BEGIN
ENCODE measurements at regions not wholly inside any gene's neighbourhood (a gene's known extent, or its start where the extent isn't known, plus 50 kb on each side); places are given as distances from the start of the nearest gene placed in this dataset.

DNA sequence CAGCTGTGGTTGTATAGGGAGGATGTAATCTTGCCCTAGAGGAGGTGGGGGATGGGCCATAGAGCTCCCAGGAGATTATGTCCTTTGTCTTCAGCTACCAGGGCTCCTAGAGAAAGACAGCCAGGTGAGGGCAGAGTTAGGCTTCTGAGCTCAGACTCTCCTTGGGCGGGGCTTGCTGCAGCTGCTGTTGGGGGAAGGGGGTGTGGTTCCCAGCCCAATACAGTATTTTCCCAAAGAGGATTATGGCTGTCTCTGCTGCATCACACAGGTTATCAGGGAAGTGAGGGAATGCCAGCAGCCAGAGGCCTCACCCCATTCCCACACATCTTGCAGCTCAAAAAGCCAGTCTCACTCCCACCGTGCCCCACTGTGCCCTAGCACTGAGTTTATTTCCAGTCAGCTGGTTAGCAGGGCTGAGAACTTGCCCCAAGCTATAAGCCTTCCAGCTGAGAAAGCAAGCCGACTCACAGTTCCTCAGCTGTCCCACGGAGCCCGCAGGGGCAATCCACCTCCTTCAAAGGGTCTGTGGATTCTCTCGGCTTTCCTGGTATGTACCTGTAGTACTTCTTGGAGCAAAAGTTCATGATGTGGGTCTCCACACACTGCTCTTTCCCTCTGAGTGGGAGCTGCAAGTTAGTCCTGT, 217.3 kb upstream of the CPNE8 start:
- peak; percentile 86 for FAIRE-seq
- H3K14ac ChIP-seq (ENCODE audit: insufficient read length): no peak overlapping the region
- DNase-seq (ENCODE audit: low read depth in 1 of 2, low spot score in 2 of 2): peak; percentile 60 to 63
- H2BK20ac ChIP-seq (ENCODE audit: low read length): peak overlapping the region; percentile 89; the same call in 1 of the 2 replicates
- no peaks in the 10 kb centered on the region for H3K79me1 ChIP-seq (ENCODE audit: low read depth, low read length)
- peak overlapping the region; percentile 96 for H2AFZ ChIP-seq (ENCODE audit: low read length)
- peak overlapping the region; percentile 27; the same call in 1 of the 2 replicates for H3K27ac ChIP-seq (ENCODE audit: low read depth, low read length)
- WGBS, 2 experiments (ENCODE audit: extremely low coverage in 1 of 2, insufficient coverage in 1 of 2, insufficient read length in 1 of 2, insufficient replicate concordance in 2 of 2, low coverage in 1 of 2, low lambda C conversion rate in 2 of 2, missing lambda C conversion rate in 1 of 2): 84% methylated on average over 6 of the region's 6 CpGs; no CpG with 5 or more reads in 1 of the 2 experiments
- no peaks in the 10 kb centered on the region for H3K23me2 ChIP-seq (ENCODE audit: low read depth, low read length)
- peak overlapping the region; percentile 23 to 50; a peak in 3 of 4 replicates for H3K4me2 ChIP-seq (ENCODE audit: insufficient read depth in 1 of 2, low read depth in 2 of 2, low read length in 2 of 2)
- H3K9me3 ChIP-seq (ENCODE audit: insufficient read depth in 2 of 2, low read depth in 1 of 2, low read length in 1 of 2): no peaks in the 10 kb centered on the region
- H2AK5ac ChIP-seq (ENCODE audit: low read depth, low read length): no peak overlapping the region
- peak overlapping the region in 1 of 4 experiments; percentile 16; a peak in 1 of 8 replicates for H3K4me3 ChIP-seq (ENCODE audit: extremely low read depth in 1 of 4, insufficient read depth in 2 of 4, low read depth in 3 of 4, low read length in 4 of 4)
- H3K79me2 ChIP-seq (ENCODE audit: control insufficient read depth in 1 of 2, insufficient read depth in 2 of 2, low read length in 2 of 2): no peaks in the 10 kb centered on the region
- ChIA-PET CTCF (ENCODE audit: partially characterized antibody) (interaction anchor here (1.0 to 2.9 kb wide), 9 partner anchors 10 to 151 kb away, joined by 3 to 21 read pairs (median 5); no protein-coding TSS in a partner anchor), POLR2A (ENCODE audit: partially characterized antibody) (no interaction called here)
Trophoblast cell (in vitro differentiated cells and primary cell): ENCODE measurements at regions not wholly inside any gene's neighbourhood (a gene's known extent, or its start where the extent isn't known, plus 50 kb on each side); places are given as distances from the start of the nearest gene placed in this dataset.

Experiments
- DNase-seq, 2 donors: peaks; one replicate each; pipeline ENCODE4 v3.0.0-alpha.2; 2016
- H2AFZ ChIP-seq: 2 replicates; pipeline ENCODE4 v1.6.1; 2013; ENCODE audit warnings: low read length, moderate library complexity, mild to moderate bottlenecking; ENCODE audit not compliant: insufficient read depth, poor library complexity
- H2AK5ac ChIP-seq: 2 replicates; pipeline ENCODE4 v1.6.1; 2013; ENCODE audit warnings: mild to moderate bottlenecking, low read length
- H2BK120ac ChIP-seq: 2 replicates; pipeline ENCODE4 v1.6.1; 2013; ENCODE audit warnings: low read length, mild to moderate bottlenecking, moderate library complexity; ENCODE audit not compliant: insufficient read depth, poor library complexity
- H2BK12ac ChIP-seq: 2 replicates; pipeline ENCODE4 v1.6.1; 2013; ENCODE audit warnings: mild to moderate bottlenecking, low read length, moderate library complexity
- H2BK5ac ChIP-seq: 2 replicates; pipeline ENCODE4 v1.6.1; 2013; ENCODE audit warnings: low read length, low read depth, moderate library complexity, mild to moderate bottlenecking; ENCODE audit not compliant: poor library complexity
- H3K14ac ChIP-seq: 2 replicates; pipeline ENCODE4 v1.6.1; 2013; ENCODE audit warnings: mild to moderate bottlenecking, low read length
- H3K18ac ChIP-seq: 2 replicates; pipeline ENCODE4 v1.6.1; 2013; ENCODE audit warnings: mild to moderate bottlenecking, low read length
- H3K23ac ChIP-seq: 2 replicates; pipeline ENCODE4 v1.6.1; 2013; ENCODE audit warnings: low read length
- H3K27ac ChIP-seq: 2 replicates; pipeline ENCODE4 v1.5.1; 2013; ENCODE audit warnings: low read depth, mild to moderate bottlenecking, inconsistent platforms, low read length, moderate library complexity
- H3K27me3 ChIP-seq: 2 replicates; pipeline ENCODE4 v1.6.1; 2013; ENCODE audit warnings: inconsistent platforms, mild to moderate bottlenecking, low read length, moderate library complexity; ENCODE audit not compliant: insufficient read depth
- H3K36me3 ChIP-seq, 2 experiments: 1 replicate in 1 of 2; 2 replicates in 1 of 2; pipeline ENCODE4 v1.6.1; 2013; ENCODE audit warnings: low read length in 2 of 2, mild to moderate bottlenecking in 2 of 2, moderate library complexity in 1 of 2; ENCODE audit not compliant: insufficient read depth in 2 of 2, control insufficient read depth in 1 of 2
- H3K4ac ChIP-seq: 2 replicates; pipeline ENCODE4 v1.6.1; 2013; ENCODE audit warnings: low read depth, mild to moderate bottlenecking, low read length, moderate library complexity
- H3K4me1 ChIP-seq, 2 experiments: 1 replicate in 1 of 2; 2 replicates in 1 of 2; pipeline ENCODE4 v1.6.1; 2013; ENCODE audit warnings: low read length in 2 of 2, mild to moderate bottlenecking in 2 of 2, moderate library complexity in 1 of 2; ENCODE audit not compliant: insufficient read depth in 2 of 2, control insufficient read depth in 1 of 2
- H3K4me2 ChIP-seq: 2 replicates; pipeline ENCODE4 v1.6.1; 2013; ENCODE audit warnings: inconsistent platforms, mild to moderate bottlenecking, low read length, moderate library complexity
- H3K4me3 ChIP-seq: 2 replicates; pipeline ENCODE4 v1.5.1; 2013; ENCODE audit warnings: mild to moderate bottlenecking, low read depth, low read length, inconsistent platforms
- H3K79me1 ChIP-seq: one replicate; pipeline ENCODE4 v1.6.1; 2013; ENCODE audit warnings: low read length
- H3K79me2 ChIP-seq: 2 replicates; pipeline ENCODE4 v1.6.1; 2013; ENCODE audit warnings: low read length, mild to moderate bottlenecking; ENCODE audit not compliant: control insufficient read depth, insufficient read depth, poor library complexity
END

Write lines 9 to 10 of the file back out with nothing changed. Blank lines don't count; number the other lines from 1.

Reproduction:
- peak overlapping the region; percentile 27; the same call in 1 of the 2 replicates for H3K27ac ChIP-seq (ENCODE audit: low read depth, low read length)
- WGBS, 2 experiments (ENCODE audit: extremely low coverage in 1 of 2, insufficient coverage in 1 of 2, insufficient read length in 1 of 2, insufficient replicate concordance in 2 of 2, low coverage in 1 of 2, low lambda C conversion rate in 2 of 2, missing lambda C conversion rate in 1 of 2): 84% methylated on average over 6 of the region's 6 CpGs; no CpG with 5 or more reads in 1 of the 2 experiments